Journeying toward reconciliation
As a sign of the university’s profound respect for Indigenous communities and cultures, the Eagle Feather Bearer carries a ceremonial Eagle Feather into Convocation Hall at the outset of each convocation ceremony, followed by the bedel carrying U of T’s gold-plated mace.
“I had a very positive experience. I thought the university was very supportive in adopting and honouring the Eagle Feather Bearer role within the ceremony,” says Professor Jason Bazylak (MIE). “Leading the procession was symbolic of the presence of Indigenous Peoples on Turtle Island before all of this, even before the long history here at U of T.”
The Eagle Feather Bearer was present at both the fall and spring convocation ceremonies, with Darlee Gerrard (Engineering Education PhD 2T2) serving at Spring Convocation 2023.
A new Dean’s Advisor on Black Inclusivity
Professor Philip Asare (ISTEP, EngSci) has been appointed to the role of Dean’s Advisor on Black Inclusivity at U of T Engineering.
Over the course of his three-year tenure, he plans to focus on building up the faculty recruitment and retention policy for diverse candidates. He also plans to use data that has already been collected to better understand the structural barriers that Black engineering students are facing.
“Engineering plays a huge role in the way society works,” he says. “We shape the way people live, work, play, love and have fun. And so, limited participation of Black folk means those communities are left out in shaping the society around them. I want to help ensure that anyone who wants to come here to be an engineer or work on engineering can do so, and that the larger Black community can benefit from that.”
My long-term vision is to embed EDI in the core work that we do across the Faculty — including research, teaching, the way we do admissions and support students — as opposed to it being a separate effort.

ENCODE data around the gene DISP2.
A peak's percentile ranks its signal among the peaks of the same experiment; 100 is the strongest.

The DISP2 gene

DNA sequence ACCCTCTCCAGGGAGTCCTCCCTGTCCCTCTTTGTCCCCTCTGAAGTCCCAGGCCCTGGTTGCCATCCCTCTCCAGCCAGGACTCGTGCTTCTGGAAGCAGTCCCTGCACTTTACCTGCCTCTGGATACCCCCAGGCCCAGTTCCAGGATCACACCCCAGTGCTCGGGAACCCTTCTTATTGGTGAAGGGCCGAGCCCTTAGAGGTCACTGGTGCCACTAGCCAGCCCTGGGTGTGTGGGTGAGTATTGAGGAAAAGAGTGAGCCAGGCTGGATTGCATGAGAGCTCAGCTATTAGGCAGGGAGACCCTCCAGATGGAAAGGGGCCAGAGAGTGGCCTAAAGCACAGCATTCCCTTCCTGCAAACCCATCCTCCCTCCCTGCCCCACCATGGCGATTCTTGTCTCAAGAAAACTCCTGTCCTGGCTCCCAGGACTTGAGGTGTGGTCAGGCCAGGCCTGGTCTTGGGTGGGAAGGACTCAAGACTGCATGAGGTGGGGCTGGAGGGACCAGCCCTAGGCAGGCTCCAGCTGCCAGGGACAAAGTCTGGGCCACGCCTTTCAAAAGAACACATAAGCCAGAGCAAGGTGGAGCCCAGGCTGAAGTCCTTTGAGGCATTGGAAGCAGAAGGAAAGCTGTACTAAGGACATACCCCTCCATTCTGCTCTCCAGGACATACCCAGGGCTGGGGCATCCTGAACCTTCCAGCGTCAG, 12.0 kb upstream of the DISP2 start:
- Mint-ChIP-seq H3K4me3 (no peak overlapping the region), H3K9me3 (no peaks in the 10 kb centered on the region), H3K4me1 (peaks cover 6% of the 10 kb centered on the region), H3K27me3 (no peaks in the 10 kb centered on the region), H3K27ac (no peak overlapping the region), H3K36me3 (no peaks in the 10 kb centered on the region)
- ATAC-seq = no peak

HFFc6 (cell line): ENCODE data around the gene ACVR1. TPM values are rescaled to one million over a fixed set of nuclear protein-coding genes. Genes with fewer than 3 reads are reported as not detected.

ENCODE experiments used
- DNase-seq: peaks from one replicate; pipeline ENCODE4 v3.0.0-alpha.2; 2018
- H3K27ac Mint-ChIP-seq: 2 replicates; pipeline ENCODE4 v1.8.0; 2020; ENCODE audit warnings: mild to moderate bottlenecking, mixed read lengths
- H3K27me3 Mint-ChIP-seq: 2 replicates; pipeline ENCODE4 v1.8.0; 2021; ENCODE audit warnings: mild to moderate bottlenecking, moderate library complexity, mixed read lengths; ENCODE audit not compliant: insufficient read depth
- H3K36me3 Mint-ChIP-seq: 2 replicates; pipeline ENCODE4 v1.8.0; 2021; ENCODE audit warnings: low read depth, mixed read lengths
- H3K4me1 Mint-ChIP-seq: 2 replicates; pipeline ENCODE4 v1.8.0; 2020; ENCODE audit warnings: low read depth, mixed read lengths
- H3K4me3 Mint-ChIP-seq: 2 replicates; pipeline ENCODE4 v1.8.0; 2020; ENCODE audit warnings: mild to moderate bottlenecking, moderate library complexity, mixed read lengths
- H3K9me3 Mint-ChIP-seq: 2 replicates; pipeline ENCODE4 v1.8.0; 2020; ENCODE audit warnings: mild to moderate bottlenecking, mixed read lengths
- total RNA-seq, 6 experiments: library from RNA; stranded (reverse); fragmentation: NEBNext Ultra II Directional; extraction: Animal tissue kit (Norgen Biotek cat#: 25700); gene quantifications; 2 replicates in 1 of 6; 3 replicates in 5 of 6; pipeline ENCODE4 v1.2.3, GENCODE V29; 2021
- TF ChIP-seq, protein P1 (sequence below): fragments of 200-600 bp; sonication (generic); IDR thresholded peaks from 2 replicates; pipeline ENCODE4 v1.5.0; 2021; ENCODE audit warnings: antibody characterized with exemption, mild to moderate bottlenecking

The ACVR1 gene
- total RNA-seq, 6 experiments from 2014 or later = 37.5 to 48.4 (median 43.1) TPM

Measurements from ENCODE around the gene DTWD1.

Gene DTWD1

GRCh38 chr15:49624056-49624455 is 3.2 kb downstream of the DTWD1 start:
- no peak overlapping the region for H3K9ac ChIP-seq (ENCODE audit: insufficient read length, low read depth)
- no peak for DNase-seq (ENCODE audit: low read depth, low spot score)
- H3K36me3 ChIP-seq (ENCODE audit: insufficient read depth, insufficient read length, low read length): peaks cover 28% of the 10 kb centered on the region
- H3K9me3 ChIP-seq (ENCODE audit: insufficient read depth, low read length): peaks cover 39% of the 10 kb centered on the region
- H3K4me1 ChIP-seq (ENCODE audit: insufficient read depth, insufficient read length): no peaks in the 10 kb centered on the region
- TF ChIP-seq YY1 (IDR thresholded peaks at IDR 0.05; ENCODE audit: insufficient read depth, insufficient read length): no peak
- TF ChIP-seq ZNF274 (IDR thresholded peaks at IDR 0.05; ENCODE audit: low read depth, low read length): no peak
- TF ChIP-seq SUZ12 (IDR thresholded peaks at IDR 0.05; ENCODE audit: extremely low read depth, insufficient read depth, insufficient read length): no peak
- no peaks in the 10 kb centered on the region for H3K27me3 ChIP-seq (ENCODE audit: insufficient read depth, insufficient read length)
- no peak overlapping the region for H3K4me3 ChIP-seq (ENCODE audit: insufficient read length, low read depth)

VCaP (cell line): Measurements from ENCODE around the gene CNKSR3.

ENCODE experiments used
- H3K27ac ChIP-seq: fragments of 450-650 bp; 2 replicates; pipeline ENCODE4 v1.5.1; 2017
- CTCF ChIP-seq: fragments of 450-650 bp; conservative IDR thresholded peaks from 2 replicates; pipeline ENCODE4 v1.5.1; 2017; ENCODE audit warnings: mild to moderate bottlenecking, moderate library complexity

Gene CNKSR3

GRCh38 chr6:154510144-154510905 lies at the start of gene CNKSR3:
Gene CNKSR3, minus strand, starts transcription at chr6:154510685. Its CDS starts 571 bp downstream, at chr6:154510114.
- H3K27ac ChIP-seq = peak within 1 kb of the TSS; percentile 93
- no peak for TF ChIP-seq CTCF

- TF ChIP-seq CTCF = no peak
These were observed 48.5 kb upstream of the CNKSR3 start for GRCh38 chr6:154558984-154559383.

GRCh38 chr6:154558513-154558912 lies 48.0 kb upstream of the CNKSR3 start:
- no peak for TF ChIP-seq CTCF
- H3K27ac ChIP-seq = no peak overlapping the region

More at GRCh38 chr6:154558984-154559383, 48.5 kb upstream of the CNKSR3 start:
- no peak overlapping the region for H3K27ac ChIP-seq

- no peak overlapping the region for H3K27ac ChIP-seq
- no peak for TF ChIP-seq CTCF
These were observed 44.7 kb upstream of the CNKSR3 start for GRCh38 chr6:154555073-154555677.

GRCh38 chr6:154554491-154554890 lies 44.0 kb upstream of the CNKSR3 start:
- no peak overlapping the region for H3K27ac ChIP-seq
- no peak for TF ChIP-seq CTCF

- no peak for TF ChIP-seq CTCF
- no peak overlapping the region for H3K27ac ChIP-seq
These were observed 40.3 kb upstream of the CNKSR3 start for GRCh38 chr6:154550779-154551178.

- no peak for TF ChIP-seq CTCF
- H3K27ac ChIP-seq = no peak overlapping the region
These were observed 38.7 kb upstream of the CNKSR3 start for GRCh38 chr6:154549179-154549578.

– Professor Philip Asare, Dean’s Advisor on Black Inclusivity
Finding community and driving change through inclusive conferences
U of T Engineering’s Office of Diversity, Inclusion & Professionalism is supporting several student groups as they attend conferences aimed at empowering students from groups that have been traditionally underrepresented in engineering — including women, Black students and members of the 2SLGBTQIA+ community — to bring their authentic selves to their chosen field, and to drive change across the profession.
“Students with identities that have been marginalized in engineering can feel isolated and self-select out of the field. Finding community is really important,” says Marisa Sterling, Assistant Dean, Diversity, Inclusion & Professionalism at U of T Engineering.
“We are investing in conference access as one way to help advance safe and welcoming spaces for women, 2SLGBTQIA+, Black, Indigenous and students of many other identities. Students gain skills in leadership, communications, and technical knowledge that they then share back with the U of T Engineering community through presentations to the grassroots Engineering EDI Action Group, talks with lab and peer groups and/or participation in student clubs like GradSWE, QueerSphere and NSBE.”
Pearson Scholars on the transition to first year
This year, U of T Engineering welcomed students from more than 90 countries. This includes the four international Pearson Scholars, who in 2022 hailed from Bolivia, South Korea, Tanzania and Türkiye.
Improving equity in the hiring process
When the opportunity arose to hire a new assistant professor at U of T Engineering’s Department of Mechanical & Industrial Engineering, the search committee didn’t want to follow the same old formula.
Engineering Positive Space: New assets available to faculty, staff and students
During Pride Month, U of T Engineering rolled out a new suite of materials that highlight the Faculty’s commitment to being a positive, welcoming space for everyone, including 2SLGBTQIA+ individuals.
Awards & Honours
In 2022, U of T Engineering professors represented 5.5% of the total Canadian engineering professoriate, but earned 13.7% of the national and international awards for which these faculty members are eligible. Below are a few of our many award recipients from 2022-2023.